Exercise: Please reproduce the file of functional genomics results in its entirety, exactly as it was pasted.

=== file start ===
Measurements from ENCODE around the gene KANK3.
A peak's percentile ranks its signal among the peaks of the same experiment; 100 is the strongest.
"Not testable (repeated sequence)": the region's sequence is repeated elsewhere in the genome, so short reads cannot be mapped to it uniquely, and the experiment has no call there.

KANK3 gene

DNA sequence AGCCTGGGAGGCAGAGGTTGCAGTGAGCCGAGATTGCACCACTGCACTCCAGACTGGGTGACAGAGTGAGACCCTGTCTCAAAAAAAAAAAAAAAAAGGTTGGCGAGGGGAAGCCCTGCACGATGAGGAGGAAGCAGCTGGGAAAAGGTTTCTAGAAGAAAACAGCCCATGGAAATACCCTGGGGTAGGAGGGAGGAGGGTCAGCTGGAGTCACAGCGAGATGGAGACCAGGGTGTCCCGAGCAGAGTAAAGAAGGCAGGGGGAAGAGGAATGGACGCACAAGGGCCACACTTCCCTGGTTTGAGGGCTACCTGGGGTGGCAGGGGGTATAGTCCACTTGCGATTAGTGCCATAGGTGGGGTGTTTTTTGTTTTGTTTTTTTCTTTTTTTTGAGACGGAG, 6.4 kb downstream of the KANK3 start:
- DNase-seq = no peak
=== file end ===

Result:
Measurements from ENCODE around the gene KANK3.
A peak's percentile ranks its signal among the peaks of the same experiment; 100 is the strongest.
"Not testable (repeated sequence)": the region's sequence is repeated elsewhere in the genome, so short reads cannot be mapped to it uniquely, and the experiment has no call there.

KANK3 gene

DNA sequence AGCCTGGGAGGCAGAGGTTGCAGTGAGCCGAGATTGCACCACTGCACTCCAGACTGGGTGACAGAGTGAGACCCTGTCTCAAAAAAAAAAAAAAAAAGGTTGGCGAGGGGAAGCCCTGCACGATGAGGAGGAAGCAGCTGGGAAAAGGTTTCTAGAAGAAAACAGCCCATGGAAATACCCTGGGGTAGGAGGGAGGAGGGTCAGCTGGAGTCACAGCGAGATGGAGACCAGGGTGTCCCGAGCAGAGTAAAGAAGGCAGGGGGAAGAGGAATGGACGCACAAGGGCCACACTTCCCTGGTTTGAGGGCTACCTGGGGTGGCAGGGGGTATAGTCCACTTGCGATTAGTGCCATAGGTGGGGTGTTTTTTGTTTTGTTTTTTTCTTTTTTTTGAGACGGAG, 6.4 kb downstream of the KANK3 start:
- DNase-seq = no peak